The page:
Abdel Halim Hafez – Mawood {1971}

Everything I say can’t even come close to describe this masterpiece. I haven’t been so touched by music for a long time. It is really strange how secluded the popularity of certain music sometimes is, how come I’ve never heard of Abdel Halim Hafez before? Just imagine: when he died too early in 1977, millions of people marched through Cairo and four women even killed themselves out of grief. He is considered to belong to the “Great Four of Egyptian and Arabic music” along with Umm Kulthum, Mohammed Abdel Wahab, and Farid Al Attrach.

There’s so much that is striking about this music and the video, the sheer amount of people on stage, the length of the track, the complexity of the composition, the cheerfulness and passion of musicians and audience and the modern instrumentation and of course the presence and the voice of Abdel Halim Hafez himself. I think all this must have been considered very unusual and modern in 1971, especially for more traditionally thinking people.

The emotional message in this music feels so universal: “Why can’t we people on earth connect, understand and love each other?”. Looking at the world today, an utopia where people from different cultures and religions get along seems to be not in sight and the prejudices continue to rule the world, perpetuated especially by the mainstream media often orchestrated by the leaders in politics and religion. The image of the exchangeable aggressive Islamist seems to have nothing in common with the multi-faceted emotional expression of Abdel Halim Hafez in this or other videos. I for one am really intrigued by him as role model of masculinity: smart, creative, good-looking and at last but not least emotionally deep. But I know, how complicated all that is and this discussion is always a slippery slope, especially if you don’t really have a clue about it as I do.

“Oh my heart. The pain and wounds never heal.”
from the lyrics of Mawood

He was described as the “Egyptian Elvis” which doesn’t quite fit the bill because he didn’t annex another musical culture but freed and expanded his own and modernized traditional Egyptian music. He included several other celebrated musicians and with them, he introduced new instruments and modern composition to traditional music: Omar Khorshid‘s electric, multi-tonal Surf-guitar, Magdi al-Husseini‘s use of early electronic instruments including the Moog and the modern composition of Baligh Hamdi. “Despite Hafez’s love of native Egyptian music, he felt that the Moog synthesizer (akin to an electronic organ) and other Western instruments could enrich the music that he sang.” says the biography on Britannica. With Omar Khorshid he shared a similar eventful and tragic life and an early death.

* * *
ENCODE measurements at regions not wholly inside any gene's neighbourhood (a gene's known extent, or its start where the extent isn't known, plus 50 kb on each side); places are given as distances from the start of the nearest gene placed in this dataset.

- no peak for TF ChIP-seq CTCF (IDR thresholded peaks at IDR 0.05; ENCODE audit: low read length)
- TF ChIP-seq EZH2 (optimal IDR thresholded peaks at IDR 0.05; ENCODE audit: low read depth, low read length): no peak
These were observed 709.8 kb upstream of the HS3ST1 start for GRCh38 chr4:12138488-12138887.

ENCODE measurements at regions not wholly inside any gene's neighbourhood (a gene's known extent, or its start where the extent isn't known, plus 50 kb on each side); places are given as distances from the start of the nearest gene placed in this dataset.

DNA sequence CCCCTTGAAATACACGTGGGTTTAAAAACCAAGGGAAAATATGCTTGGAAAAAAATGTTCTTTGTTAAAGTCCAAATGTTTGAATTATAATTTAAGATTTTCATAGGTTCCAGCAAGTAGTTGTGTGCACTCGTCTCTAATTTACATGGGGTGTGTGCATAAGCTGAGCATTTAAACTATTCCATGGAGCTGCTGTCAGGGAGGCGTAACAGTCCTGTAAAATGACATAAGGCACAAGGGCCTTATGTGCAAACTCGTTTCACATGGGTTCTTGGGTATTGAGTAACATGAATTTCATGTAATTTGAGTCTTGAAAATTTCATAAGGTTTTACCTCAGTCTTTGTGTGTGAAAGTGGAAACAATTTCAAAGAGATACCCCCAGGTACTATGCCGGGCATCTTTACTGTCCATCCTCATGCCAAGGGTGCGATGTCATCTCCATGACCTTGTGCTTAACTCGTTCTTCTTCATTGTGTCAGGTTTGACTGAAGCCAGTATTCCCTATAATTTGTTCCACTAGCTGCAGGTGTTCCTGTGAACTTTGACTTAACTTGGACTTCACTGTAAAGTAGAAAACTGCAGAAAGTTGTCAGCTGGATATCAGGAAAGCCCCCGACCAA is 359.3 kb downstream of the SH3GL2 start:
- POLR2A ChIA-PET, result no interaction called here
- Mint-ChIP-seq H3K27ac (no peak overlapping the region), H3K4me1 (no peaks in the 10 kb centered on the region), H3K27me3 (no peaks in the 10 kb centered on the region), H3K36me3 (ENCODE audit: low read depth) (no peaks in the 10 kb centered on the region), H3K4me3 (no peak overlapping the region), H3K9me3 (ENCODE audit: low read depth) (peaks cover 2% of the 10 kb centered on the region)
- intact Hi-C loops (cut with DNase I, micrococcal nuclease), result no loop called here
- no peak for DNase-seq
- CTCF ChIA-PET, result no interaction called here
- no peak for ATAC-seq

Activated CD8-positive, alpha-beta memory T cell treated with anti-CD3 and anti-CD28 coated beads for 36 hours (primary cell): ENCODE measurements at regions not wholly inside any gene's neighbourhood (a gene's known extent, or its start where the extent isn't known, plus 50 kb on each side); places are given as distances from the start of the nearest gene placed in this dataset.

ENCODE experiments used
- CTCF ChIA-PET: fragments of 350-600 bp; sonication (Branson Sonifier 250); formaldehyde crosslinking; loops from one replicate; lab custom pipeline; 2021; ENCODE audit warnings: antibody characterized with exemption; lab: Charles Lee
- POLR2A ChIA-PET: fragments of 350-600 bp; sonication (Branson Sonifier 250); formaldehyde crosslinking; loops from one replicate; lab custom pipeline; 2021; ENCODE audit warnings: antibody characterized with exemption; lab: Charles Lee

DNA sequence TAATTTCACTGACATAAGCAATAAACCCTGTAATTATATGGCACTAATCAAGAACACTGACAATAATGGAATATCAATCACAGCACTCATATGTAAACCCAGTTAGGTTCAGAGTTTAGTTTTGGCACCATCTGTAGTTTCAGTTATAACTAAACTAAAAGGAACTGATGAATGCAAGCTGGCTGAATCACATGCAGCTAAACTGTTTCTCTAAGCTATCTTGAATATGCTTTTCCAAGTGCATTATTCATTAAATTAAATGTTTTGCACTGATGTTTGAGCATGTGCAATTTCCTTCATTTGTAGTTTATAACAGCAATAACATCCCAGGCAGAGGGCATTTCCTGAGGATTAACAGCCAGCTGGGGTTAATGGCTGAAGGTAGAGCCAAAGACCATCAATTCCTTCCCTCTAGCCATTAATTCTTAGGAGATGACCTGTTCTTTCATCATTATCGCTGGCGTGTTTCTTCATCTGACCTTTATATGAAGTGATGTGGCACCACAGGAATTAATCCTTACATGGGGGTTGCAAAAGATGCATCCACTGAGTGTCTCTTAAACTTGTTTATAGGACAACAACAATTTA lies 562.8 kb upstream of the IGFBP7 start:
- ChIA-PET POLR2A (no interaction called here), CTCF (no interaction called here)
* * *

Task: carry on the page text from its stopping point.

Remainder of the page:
Find a playlist with a few other amazing tracks here, also you can just skip the video above. I could easily write a story about each of those musicians as they were all by themselves superstars at that time. As Abdel Halim Hafez was equally or even more known as a actor, he was more focussed on acting and didn’t find the time to record studio albums and that’s why most of his proper releases were live performances. You can still get the original vinyl too but prices are high. Fun fact: I broke iTunes by trying to order a playlist of his most known work. When it didn’t work, I contacted Apple and they responded: “We’ve escalated your case to our Engineering team. When this happens, the process can take longer than a standard tech support exchange. Engineers work at a high level, looking for root causes and solutions that will improve everyone’s iTunes experience.”

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Buy it at discogs

1 Response

  1. September 18, 2016

    […] is an extra to the article I posted today about Abdel Halim Hafez. Magdy El Hossainy was the keyboard player in Hafez’s Al Massiyah Orchestra, see him on […]

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